Line Management and Social Fairness

Line Management and Social Fairness

CPS QuikLineLines are a very big topic these days.  There are articles every holiday of record numbers of travelers and long lines anticipated through TSA checkpoints at airports. Meanwhile, someone is waiting every day at the DMV or a sports event.

Lines are Critical to Business Everywhere

In comparison, it might seem trivial to talk about lines of 10 or 20 people at a retail store.  Yet, from a retailer’s perspective, lines are anything but small talk.  The retail checkout line is a critical aspect in the “total” shopping experience and, because of balking and reneging possibilities, there’s a possibility that a sale can very well be lost because of a line.

Perry Kuklin, writing in Business2Community, suggests consumers would consider not returning to a location with long or badly managed lines — and would probably tell others about the experience.  And, social media outlets are available everywhere for disappointed consumer stories.

Queuing Theory is Now Considering the Consumer Experience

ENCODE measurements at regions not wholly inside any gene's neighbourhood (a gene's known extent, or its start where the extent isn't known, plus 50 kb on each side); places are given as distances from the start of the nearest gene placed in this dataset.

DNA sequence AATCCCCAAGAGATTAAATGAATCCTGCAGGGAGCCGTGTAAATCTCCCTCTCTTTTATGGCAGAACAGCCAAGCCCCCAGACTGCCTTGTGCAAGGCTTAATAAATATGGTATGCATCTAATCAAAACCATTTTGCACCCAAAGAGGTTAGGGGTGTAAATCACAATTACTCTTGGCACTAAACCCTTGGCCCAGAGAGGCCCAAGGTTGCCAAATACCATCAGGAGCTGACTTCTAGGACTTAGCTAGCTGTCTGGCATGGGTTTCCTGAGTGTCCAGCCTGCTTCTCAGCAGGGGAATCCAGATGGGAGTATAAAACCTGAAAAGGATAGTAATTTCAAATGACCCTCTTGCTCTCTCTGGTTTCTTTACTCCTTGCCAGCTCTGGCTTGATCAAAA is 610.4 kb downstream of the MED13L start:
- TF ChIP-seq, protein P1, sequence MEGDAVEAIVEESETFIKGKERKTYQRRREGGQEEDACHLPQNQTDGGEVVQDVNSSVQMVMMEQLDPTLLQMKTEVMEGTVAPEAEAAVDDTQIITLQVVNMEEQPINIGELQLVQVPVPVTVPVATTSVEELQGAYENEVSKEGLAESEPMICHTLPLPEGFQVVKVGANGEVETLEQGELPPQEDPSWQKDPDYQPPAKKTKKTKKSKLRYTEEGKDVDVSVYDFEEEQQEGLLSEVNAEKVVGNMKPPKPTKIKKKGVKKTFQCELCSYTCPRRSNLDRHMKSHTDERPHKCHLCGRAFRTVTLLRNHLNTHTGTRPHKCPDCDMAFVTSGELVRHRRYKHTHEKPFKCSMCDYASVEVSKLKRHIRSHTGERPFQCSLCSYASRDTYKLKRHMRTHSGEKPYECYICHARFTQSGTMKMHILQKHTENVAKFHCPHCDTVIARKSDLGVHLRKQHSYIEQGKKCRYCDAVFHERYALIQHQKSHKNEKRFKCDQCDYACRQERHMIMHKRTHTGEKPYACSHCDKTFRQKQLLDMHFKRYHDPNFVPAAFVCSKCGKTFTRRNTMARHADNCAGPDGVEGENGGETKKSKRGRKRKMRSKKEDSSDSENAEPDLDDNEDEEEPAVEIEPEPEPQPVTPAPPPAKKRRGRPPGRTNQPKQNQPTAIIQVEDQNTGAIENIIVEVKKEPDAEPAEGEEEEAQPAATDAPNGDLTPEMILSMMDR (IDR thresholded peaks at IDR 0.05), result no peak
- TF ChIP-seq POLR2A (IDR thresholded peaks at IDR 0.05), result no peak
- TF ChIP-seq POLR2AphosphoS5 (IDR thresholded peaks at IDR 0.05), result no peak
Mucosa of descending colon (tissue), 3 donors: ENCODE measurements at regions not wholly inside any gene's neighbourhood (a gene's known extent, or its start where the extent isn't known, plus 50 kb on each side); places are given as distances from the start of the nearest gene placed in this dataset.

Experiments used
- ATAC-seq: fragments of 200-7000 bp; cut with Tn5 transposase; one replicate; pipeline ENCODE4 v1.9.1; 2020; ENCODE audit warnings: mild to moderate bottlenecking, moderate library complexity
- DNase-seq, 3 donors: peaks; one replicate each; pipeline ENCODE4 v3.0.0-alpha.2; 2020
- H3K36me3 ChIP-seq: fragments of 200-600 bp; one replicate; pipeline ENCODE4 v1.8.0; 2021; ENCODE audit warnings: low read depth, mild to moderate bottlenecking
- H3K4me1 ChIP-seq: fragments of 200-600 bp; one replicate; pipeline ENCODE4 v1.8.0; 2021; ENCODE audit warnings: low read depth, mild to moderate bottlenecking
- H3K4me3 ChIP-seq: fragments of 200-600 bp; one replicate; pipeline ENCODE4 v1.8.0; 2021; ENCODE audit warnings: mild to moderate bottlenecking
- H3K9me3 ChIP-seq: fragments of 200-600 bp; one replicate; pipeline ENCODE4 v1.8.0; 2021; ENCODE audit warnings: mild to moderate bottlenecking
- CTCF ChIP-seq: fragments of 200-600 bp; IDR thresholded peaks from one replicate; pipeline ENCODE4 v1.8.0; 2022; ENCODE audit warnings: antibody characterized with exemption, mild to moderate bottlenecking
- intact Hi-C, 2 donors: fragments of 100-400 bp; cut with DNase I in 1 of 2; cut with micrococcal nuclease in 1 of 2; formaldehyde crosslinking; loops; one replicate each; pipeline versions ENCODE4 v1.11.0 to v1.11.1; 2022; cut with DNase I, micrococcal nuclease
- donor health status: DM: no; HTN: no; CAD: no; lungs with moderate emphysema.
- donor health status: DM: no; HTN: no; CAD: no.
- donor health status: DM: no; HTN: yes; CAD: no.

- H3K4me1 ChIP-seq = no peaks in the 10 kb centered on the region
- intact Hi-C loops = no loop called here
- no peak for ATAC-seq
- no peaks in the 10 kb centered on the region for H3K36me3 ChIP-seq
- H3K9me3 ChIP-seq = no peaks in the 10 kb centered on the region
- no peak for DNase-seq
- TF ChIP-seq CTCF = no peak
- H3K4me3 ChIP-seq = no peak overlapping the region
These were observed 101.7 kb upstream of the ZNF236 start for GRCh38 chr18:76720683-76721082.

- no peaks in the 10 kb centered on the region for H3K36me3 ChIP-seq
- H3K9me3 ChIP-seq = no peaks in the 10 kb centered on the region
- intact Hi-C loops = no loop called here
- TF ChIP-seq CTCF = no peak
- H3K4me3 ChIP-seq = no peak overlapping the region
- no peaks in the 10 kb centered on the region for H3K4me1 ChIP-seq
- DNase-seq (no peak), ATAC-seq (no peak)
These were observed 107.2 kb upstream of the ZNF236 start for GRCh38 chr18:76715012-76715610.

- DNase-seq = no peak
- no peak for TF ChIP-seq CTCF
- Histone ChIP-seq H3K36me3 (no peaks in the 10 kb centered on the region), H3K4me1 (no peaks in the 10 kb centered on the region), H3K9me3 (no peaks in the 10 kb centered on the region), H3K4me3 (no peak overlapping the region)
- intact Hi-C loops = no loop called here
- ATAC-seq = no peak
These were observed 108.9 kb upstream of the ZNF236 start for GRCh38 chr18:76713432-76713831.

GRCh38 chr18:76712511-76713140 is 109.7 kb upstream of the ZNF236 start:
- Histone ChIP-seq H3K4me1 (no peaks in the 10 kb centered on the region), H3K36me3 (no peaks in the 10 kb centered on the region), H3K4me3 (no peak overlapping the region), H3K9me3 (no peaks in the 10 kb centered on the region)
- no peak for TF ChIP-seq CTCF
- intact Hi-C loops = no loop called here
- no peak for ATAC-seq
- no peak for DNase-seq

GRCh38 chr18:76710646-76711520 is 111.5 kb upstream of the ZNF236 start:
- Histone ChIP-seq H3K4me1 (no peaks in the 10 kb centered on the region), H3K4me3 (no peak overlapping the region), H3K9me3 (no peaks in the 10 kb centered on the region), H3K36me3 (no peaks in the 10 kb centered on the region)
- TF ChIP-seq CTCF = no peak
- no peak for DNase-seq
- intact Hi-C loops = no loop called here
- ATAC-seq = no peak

What’s a retailer to do? There’s actually an established body of knowledge regarding lines — operations management and queueing theory. Queueing theory has been around since the early 1900’s.  However, the focus has transitioned from mathematical theory to shopper experiences.  There are 3 key components to understanding lines and consumers:

  • people get bored while waiting in line;
  • consumers don’t like expecting a short wait and experiencing a long one; 
  • the experience needs to be perceived as fair.

Retailers have added all sorts of ways to combat line boredom.  There are impulse items next to the line, demographics-sensitive music and always-on monitors running video and news. Shoppers tend to mind waiting less when provided with estimated wait lines (think: Disneyland).

Social Fairness and Line Management Systems

However, the biggest line issue (and the most emotion-laden) is the quest for fairness. Dick Larson, a well known queue management theorist, notes there have been incidents of “queue rage” when the concept of social fairness has been breached.

CPS’ QuikLine helps manage the social fairness aspect of consumer line expectations.  Whether implemented with a serpentine line or a series of individual lines, QuikLine requests the next person when a checkout location becomes available (an example of call-forward queueing). It can display results on a monitor, call out an available register and prompt lights to flash. Coupled with impulse items at the checkout stand and great background music, QuikLine will help minimize actual wait time and the emotional impact of waiting for retail consumers. End result: improved customer satisfaction!


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